How should one choose our IB subjects?
It is a big decision as it will affect what university courses you will be eligible to take. For example, it would not be possible to study Medicine at University if you do not have a HL Chemistry background. QE will discuss some of the factors at play in the decision for which IB subjects to pursue.
Whilst you are still required to pick 5-6 subjects from the 6 groups (Language and Literature, Language Acquisitions, Individuals and Societies, Experimental Sciences, Maths, The Arts) with 3 at SL and 3 at HL levels, this would probably be the first time you can pursue only the subjects you want and drop the other subjects you are not interested in. Hence, it is a great responsibility to choose subjects. The choice cannot be easily reversed. Many students may be undecided and find it hard to choose. Should one go for more Sciences (analytical, data driven and knowledge based) or Humanities (subjective, expository and creativity based)? It really depends on your interest!
With freedom comes responsibility. Whilst you may no longer need to study certain subjects you hated (for example one of the Sciences or Physical Education). You need to be aware that the subject combinations you choose will decide the possible careers you can do. In addition, you will still need to select compulsory subjects such as Maths and one Humanities and one Science group.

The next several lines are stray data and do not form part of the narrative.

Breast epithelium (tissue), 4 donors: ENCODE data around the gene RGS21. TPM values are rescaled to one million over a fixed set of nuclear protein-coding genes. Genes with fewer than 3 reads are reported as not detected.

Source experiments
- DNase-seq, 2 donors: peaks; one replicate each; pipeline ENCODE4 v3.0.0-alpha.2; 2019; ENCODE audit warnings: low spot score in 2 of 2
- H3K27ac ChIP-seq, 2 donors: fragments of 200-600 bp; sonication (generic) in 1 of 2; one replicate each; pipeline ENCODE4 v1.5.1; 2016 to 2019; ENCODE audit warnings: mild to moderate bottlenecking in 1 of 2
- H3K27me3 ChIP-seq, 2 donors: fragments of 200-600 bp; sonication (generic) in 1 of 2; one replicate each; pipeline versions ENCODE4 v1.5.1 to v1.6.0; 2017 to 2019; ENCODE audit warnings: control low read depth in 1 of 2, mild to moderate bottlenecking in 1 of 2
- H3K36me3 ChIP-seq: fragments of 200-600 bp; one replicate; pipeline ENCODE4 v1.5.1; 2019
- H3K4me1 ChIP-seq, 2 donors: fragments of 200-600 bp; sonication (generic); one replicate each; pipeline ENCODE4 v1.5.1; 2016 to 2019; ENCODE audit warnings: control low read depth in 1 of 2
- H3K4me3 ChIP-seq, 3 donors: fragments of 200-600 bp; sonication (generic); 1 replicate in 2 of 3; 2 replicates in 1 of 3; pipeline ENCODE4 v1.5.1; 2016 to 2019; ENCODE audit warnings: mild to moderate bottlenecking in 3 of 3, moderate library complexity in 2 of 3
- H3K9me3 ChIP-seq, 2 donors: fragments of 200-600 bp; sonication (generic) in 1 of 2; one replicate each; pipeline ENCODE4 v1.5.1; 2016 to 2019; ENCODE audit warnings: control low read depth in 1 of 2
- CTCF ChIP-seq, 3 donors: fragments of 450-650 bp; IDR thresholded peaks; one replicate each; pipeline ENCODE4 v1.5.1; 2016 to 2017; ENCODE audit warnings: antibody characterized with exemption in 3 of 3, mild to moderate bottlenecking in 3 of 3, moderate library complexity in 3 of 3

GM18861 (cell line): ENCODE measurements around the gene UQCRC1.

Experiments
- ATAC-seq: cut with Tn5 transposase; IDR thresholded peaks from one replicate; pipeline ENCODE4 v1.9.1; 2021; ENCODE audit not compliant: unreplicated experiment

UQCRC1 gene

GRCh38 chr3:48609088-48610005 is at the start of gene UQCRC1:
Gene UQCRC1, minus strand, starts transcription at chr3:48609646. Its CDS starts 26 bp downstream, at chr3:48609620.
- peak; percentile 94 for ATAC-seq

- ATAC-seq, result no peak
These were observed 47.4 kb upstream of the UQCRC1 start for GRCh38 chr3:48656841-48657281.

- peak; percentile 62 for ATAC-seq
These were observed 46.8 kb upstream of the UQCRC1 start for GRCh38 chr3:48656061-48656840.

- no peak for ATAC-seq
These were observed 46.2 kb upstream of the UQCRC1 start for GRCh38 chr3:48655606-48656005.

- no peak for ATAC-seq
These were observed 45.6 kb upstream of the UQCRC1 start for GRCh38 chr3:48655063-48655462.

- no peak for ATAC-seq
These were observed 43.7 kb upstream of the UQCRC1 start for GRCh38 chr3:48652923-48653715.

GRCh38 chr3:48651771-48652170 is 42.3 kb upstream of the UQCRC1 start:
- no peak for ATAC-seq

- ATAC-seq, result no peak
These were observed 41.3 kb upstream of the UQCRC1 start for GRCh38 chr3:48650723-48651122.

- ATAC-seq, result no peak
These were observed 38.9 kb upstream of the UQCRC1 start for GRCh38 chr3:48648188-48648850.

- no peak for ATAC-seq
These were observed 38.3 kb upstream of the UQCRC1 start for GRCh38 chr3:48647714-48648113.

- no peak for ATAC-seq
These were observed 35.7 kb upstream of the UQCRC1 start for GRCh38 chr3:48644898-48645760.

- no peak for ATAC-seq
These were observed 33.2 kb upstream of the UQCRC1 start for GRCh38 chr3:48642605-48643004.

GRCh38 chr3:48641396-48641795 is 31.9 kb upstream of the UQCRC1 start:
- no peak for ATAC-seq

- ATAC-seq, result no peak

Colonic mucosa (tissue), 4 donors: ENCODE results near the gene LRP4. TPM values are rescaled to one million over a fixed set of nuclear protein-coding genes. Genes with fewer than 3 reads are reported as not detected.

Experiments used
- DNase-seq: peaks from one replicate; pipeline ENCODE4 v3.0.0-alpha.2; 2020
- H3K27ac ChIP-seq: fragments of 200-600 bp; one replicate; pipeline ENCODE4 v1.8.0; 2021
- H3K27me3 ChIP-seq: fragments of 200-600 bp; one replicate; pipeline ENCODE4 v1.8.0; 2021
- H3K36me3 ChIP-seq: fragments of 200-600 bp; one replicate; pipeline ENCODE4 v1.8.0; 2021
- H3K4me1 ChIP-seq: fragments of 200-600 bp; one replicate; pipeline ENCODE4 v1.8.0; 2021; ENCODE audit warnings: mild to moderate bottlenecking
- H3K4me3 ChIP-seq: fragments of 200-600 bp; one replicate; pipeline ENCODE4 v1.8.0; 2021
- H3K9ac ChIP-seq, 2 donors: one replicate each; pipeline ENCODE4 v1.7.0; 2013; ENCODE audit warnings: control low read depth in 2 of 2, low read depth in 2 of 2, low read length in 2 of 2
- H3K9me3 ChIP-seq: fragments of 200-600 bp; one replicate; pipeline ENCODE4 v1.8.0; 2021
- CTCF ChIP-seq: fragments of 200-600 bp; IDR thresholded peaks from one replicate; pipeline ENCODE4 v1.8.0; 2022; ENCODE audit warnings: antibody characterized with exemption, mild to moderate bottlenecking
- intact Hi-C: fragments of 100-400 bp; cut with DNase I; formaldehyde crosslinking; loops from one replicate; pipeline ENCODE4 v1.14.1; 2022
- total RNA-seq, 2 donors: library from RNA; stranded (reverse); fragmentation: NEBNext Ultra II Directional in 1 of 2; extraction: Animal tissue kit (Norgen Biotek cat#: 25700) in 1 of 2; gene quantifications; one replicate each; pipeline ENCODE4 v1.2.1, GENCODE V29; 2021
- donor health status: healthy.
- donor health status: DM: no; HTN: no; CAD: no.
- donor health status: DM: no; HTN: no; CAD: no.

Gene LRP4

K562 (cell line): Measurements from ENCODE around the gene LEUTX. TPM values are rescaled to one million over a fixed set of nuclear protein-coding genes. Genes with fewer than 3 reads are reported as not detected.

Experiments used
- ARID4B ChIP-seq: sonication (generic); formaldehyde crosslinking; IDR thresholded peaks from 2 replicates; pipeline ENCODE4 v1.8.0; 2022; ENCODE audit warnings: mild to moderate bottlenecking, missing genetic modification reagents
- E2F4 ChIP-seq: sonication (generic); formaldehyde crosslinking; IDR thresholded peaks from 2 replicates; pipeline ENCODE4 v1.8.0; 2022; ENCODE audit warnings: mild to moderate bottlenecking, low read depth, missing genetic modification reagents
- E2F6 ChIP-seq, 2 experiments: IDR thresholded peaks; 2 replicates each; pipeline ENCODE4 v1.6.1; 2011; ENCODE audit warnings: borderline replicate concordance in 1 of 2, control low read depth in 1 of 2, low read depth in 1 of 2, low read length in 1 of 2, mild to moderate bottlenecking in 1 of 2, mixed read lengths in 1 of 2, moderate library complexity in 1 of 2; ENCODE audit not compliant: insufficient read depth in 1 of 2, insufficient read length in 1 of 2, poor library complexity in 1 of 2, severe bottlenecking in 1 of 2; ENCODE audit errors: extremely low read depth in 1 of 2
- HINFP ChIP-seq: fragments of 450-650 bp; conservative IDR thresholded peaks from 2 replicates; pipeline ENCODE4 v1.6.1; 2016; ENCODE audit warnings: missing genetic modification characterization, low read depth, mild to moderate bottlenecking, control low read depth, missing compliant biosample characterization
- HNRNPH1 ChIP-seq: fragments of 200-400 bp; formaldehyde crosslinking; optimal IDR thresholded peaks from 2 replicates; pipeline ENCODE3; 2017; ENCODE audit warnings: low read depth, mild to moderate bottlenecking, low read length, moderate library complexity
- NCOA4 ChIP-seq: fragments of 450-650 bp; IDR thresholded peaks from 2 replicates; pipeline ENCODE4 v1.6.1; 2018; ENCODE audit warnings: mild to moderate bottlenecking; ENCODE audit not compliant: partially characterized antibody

To be honest, the subject choices will not restrict overtly for your career choices except for the more competitive courses that may need top grades for a HL subject as the cutoff requirement can be quite strict. Examples include Medicine, Engineering and Law. Being able to study 6 subjects rather than the standard 3-4 subjects in A levels will keep your horizons broad and options open. Subjects such as CAS, TOK, EE will help as well for exposure. Broad based studies will help develop an all-rounded foundation for future work.
Besides career considerations, it is important to note that your desired school may not offer the IB subject that you are interested in studying. Rarer optional subjects include Psychology, Global Politics and Visual Arts. It is important to do your research before applying to the school. One option is to study and take an IB subject by yourself online without the help of the school. However, you will need clearance from your school’s IB coordinator. You may approach QE as well for help and advice!
It is important to research the entry requirements of university courses you may wish to study. This will help you plan your IB subject combinations. For example, Engineering often requires Maths and Physics HL, usually 6 or 7s in a top tier university. Computer Science and Economics will require Maths HL, 6 and 7s preferably as well. This is especially for schools such as Oxford, Cambridge, Imperial, LSE and UCL.
Some people may say that the IB subjects we study in high school may not be related to our eventual careers. This is especially true and there are many stories of how you can be taking a science-heavy IB subject combination and end up studying humanities in university. And vice versa. Hence, the main overriding principle we advise our students is to explore with an open mind and commit once they find something they are passionate about. It is also important to work on the portfolio and extra-curricular activities as studies are just one aspect of life.
Do approach QE if you have further enquiries at firstname.lastname@example.org.